The Service will use the best available scientific and commercial information, including data from the barred owl removal experiment, in the review. To assist in the review, the Service is requesting input from the public and scientific community, including information on biology, possible threats, population trends and habitat conditions for the species. Information can be submitted electronically at, or by U.S. mail or hand delivery at Public Comments Processing, Attn: FWS–R1–ES–2014–0061, Division of Policy and Directives Management; U.S. Fish and Wildlife Service, MS: BPHC, 5275 Leesburg Pike, Falls Church, Va. 22041-3803.
For more information on the northern spotted owl, visit

Press release provided by EPIC:

Today, the United States Fish and Wildlife Service issued a positive initial 90-day finding on an EPIC petition to reclassify the iconic northern spotted owl from a “threatened” to an “endangered” species under the Endangered Species Act. The positive 90-day finding on EPIC’s petition to reclassify the northern spotted owl demonstrates that sufficient evidence exists that existing conservation measures have not been enough to protect and recover the owl, and that additional, more stringent and immediate measures are necessary to achieve this goal.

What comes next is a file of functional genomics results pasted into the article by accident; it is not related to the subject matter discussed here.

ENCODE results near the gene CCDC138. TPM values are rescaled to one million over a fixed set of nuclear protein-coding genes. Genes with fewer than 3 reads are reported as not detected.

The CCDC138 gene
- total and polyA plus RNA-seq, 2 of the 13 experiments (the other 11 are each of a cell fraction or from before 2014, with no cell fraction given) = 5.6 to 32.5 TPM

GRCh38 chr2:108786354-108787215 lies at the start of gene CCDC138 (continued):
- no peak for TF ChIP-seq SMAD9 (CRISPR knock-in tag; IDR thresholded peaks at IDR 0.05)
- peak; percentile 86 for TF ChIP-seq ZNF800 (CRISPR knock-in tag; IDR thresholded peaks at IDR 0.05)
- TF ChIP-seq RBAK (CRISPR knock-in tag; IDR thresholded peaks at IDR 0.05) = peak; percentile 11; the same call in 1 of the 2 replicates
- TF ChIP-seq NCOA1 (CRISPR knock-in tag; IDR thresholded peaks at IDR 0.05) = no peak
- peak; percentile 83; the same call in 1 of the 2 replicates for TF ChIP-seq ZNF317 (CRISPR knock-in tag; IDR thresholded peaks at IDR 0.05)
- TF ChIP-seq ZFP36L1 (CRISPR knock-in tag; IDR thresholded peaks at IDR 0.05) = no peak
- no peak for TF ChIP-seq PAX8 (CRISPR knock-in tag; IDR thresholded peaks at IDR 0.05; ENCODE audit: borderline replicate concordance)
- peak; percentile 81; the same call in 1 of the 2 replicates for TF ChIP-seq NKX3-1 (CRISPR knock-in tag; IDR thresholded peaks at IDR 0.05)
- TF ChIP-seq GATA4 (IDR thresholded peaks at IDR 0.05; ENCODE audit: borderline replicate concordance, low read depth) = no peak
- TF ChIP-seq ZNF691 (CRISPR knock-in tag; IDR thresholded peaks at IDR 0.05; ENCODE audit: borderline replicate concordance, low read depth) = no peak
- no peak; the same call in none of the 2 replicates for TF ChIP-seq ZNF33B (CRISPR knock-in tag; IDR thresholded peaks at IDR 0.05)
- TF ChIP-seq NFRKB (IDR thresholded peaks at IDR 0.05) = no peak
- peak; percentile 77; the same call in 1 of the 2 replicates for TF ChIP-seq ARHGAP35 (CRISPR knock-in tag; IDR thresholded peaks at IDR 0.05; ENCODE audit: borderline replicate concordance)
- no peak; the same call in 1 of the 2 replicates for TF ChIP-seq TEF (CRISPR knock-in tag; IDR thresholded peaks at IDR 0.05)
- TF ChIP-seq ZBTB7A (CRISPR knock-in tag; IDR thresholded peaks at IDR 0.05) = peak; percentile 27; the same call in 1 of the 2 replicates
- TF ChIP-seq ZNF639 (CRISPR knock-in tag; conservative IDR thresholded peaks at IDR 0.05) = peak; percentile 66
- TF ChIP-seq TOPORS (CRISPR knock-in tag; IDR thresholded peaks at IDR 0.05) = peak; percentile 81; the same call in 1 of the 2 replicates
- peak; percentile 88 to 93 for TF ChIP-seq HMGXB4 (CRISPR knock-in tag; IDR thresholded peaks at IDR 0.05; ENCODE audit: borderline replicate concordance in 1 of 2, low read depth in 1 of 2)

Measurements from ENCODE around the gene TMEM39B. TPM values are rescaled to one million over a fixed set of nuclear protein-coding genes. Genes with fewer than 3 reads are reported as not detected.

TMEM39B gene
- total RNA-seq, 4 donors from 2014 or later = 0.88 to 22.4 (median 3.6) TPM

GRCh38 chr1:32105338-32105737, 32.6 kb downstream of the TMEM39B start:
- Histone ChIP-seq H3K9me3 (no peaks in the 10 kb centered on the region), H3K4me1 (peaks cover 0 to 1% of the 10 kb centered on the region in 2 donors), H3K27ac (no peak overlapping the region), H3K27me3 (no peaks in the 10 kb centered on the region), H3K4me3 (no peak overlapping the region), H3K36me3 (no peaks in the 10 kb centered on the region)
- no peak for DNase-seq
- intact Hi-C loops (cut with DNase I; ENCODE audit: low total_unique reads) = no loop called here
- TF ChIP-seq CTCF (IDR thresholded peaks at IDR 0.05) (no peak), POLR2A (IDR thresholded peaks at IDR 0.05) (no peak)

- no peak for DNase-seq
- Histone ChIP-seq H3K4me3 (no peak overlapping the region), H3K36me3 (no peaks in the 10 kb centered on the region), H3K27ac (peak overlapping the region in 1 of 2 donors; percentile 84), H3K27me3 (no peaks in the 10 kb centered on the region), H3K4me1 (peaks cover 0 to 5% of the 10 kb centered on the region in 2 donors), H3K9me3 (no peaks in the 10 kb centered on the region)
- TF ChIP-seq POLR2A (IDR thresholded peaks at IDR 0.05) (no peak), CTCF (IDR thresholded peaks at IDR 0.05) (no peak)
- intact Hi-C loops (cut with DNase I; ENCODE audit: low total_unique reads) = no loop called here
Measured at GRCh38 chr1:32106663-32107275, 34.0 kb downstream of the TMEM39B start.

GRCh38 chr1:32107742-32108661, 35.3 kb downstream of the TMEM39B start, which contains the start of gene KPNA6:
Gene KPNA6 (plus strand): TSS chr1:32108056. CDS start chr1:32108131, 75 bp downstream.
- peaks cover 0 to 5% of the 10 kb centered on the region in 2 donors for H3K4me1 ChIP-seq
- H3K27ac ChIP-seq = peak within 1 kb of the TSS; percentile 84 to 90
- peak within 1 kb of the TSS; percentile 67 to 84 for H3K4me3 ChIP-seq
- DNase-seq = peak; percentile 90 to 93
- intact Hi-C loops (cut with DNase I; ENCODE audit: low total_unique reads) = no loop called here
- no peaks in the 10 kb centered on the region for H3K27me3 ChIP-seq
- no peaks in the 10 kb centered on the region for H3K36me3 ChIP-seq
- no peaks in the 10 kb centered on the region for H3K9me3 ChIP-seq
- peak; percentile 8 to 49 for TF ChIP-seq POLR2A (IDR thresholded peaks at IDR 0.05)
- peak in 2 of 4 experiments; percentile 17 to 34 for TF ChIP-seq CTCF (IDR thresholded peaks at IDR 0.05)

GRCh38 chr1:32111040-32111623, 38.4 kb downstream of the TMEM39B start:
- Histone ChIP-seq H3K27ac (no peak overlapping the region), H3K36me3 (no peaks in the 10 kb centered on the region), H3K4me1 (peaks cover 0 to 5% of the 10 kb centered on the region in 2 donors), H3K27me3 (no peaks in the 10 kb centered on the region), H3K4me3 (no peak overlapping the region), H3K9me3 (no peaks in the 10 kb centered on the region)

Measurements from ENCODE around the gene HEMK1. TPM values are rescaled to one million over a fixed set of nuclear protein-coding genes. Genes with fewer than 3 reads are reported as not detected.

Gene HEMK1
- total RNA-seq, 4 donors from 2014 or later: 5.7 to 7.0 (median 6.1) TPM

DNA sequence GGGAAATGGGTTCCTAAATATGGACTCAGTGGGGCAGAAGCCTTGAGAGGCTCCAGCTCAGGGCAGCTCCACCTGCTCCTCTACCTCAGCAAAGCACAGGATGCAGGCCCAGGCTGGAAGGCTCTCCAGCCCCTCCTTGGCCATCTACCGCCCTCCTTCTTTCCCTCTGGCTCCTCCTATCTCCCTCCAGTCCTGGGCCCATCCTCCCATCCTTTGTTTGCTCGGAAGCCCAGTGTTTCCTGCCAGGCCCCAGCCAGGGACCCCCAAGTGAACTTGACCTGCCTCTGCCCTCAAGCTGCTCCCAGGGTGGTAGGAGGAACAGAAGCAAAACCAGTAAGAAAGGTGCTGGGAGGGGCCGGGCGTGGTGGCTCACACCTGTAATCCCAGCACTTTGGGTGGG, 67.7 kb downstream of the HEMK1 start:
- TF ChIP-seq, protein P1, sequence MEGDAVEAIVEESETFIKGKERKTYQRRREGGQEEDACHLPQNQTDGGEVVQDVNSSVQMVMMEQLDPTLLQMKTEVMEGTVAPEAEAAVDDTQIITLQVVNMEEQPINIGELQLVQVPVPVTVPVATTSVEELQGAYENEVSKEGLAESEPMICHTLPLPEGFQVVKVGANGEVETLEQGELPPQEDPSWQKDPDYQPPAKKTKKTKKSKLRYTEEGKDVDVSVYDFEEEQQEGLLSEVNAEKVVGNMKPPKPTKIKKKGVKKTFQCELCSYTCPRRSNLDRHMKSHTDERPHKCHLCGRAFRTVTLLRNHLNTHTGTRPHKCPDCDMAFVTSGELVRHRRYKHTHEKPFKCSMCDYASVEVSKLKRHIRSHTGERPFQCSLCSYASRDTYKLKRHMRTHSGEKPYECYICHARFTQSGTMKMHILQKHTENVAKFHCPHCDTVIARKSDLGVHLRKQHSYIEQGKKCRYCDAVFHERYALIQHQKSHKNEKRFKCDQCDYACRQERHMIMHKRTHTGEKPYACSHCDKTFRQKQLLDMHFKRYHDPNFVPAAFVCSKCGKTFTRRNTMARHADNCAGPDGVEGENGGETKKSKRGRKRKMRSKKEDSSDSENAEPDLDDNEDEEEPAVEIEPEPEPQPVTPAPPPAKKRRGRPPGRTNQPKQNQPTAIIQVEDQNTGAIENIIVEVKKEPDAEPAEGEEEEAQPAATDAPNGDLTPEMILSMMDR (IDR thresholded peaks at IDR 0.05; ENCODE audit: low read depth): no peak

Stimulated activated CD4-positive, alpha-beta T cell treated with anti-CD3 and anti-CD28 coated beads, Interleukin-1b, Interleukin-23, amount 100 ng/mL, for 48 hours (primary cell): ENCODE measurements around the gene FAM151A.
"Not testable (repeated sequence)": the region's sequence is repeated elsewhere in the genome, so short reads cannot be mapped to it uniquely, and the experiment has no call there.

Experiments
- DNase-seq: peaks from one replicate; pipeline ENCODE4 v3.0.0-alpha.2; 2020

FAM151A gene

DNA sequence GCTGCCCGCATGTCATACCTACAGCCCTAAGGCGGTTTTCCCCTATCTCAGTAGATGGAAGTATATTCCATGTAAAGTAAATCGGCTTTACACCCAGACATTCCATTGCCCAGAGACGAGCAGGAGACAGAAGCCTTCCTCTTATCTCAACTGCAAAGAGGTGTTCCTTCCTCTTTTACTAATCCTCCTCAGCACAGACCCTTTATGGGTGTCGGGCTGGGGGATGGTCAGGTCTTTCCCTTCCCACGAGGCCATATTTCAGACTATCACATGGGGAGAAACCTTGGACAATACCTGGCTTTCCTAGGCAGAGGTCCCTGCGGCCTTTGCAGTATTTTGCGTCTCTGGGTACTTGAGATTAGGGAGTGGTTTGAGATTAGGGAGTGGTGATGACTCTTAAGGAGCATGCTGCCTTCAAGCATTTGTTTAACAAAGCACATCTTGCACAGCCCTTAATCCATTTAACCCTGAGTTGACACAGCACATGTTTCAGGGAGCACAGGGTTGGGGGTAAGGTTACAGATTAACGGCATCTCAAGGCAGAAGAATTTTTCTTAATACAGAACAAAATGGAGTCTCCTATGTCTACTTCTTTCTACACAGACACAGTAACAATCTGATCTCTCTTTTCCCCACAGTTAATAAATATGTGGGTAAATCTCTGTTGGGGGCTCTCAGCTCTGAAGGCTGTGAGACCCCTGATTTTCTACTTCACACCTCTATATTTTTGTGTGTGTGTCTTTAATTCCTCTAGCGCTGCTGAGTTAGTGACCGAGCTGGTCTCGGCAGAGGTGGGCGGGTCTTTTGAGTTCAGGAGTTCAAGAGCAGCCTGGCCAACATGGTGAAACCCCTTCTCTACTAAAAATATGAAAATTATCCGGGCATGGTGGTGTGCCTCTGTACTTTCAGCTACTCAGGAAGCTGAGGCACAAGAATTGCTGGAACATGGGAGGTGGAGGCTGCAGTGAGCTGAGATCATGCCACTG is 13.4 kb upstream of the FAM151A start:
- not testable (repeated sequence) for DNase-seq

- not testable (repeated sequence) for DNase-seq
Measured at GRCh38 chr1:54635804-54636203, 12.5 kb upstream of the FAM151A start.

EPIC submitted a reclassification petition for the northern spotted owl to the U.S. Fish and Wildlife Service on August 15, 2012. Today’s decision clearly demonstrates that the owl is in trouble across the species’ range, and that more stringent protections and conservation measures are necessary.

The northern spotted owl is an iconic keystone species which is dependent on large blocks of intact old-growth forests to provide for habitat. The owl was a focal point of the timber wars of the 1980s and early 1990s and was listed as a “threatened” species under the ESA in 1990. The listing of the northern spotted owl under the ESA lead to sweeping changes in land management practices on public lands with the advent of the Northwest Forest Plan during the Clinton era. The Northwest Forest Plan created a large system of reserves for the northern spotted owl and other old-growth associated species known as “Late Successional Reserves.” Although logging of suitable spotted owl habitat has been substantially curtailed on public lands, it has not been completely eliminated. What’s more, conservation of the northern spotted owl on private lands has largely been left up to voluntary measures, such as Habitat Conservation Plans and Safe-Harbor Agreements. Logging of suitable owl habitat continues at a frightening rate on private lands in California and across the species’ range, and even the U.S. Fish and Wildlife Service itself has decried the inadequacy of private lands regulatory mechanisms in California to protect and conserve the species.